You could steam bend/twist it, but the grain would twist with it.
damian penney wrote:

Add pictures here
<% if( /^image/.test(type) ){ %>
<% } %>
<%-name%>
Add image file
Upload
Makes sense, and I can see the twisted piece is joined to the longer sides a little further down. Not familiar with CNC routing. Would this be difficult to carve? I've no experience with carving at all so not sure what's involved, is there an online resource I can look to?
Add pictures here
<% if( /^image/.test(type) ){ %>
<% } %>
<%-name%>
Add image file
Upload
You get great points for persistence. CNC routing setups start at $6500. Carving a twist like that would take considerable practice, especially to get the thickness consistant around the whole twist. If your'e interested in carving, go for it! I havn't tried it, but I bet with the right form(s), a lot of clamps, bandsaw to resaw your board into layers, some polyurethane glue and some practice, you could do it without the glue lines really showing. Need to keep the boards in the same order they were sliced off. Tune up the bandsaw on scrap 'til you have your slabs consistent in thickness. Though the layers will be rough from even the best blade, the peaks and valleys will match from board to board, leaving a near seamless glue line without having to sand each piece (I have tried this part). You might want to do a search for David Marks, host of tv show "woodworks". He has done other bent laminations on his show and I wouldn't be surprised if he hadn't tried a twisted one. See if he has a contact link on his site. Good luck.
Add pictures here
<% if( /^image/.test(type) ){ %>
<% } %>
<%-name%>
Add image file
Upload
I did check out the David Marks site, and he does have a chair in his gallery that has a similar twist but there are no construction details.. An email came back with the stock 'we're too busy to answer emails' reply :)
I think I'll try the bandsaw/form technique and see how that works out. With regards the forms, do you think a solid form, or just attaching a clamp at both ends and twisting them would be the best way. Seems like by just securing the ends the wood could twist more naturally.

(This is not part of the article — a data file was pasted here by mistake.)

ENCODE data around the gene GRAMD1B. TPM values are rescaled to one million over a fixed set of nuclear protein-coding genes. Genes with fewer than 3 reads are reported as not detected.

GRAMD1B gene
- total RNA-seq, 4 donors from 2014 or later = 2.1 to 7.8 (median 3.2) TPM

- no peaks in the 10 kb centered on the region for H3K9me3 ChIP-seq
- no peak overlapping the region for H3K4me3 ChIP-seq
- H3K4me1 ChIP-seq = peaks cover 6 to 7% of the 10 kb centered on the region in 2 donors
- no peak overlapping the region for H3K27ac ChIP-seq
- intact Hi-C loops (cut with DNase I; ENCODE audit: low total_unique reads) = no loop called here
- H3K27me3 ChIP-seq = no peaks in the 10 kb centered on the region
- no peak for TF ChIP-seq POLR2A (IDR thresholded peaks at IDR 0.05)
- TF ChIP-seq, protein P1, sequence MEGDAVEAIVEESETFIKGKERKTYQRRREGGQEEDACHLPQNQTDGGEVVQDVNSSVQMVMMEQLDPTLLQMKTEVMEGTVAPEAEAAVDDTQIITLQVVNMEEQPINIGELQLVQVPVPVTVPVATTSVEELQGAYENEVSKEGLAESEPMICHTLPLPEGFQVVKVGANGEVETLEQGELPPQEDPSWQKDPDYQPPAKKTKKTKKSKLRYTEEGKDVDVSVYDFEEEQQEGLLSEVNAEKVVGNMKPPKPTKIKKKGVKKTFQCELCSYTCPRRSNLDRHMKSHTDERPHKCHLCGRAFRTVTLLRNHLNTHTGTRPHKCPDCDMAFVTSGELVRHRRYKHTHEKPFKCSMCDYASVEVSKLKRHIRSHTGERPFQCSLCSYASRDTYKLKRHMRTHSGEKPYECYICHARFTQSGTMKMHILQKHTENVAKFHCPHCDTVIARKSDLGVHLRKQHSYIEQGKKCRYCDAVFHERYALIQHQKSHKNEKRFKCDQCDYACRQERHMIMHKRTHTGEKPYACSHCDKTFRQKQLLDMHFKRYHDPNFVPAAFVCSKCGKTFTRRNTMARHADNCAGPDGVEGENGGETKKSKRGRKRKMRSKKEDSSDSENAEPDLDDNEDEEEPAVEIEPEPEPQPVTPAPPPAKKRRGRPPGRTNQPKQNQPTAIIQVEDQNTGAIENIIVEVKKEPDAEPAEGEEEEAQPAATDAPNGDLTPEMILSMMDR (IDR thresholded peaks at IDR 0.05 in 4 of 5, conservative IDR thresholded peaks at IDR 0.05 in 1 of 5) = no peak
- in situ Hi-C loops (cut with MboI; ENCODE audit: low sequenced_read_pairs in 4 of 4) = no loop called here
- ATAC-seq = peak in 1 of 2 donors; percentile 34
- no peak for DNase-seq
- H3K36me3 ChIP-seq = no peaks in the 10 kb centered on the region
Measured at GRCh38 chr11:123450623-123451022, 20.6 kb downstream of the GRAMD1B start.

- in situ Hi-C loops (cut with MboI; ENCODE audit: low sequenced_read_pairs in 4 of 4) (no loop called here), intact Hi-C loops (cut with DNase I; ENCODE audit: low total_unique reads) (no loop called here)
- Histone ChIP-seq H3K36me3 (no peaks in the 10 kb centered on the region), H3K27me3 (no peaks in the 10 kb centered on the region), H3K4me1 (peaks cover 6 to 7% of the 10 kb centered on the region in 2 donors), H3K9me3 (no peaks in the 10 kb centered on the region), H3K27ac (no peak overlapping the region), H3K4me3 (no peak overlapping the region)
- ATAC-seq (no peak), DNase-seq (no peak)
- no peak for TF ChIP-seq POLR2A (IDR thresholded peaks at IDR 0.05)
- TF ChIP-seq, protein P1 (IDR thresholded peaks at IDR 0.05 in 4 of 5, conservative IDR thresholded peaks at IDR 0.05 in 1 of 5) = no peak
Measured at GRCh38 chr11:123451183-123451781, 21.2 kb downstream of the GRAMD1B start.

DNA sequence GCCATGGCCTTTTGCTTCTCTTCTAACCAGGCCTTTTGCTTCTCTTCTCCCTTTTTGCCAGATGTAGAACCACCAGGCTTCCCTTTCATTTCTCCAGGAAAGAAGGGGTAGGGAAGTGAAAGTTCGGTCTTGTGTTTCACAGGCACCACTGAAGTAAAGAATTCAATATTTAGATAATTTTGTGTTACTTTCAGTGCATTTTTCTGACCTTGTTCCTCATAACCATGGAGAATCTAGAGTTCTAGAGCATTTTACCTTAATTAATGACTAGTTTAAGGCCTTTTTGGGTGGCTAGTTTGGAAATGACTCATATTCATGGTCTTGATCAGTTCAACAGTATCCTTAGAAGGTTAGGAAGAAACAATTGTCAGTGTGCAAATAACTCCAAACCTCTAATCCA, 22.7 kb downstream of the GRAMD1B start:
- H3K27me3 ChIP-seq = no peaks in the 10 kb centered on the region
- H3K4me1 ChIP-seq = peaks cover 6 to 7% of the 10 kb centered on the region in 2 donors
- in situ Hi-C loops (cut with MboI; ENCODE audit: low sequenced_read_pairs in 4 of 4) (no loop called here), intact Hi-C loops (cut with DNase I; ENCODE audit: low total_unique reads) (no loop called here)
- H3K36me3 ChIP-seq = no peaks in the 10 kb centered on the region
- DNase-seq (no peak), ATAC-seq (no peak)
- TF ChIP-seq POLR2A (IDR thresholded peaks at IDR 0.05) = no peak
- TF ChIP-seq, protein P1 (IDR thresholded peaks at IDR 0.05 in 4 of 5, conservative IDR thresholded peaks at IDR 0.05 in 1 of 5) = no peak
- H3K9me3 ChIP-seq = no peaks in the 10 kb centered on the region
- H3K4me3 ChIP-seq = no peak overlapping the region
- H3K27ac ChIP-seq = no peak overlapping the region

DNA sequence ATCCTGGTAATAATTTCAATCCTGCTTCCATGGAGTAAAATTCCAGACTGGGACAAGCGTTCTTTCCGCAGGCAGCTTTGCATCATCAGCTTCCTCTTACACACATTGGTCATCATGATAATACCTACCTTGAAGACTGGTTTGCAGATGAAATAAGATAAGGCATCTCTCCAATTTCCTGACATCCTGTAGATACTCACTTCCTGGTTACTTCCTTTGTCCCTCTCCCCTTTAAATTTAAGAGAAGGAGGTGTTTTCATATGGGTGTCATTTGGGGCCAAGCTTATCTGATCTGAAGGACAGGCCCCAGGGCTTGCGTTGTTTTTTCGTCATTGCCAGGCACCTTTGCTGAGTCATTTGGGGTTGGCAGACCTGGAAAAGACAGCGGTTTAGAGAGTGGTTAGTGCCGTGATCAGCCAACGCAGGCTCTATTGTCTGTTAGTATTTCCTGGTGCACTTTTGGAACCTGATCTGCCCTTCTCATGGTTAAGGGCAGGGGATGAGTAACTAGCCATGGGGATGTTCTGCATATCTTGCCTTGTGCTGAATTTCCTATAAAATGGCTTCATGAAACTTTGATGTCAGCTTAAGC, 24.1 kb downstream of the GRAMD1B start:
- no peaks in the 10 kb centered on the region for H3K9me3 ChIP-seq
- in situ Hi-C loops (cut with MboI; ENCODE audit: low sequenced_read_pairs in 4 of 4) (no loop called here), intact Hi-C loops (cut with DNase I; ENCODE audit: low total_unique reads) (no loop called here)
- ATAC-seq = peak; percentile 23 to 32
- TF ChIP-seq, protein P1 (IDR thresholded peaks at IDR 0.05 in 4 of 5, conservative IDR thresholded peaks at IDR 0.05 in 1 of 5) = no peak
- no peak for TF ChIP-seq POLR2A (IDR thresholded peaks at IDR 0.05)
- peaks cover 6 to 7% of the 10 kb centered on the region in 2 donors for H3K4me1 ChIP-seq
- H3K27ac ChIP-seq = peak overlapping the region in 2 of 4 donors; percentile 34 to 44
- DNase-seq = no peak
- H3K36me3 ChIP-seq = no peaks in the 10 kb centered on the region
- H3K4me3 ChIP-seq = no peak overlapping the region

Add pictures here
<% if( /^image/.test(type) ){ %>
<% } %>
<%-name%>
Add image file
Upload

You will never get any wood to twist like in the images, even from laminations
Add pictures here
<% if( /^image/.test(type) ){ %>
<% } %>
<%-name%>
Add image file
Upload
Never say never :)
Add pictures here
<% if( /^image/.test(type) ){ %>
<% } %>
<%-name%>
Add image file
Upload
You could veneer it like that. Of course in this case it looks like it is carved the way they say it is.
-j

Add pictures here
<% if( /^image/.test(type) ){ %>
<% } %>
<%-name%>
Add image file
Upload
I actually wouldn't mind if my reproduction had the grain curving and a CNC router is a little beyond my budget. Think I'll give it a whirl after my current project is completed and post the results.
Thanks for everyones input on this.
damian
J wrote:

Add pictures here
<% if( /^image/.test(type) ){ %>
<% } %>
<%-name%>
Add image file
Upload

Wanna bet?
Check the 2x4 pile at any BORG!
Now, if they can do it with cheap lumber, a real woodworker should be able to manage an equivalent accomplishment in quality wood. <grin>
OR, you get lucky, and find some 'ready to use' parts in the 2x4 stack. Then it's just a matter of applying the right 'faux finish' to make it "look like walnut".
Add pictures here
<% if( /^image/.test(type) ){ %>
<% } %>
<%-name%>
Add image file
Upload
Ammonia bending can easily achieve the 90 degree twist. max

Add pictures here
<% if( /^image/.test(type) ){ %>
<% } %>
<%-name%>
Add image file
Upload

Related Threads

    HomeOwnersHub.com is a website for homeowners and building and maintenance pros. It is not affiliated with any of the manufacturers or service providers discussed here. All logos and trade names are the property of their respective owners.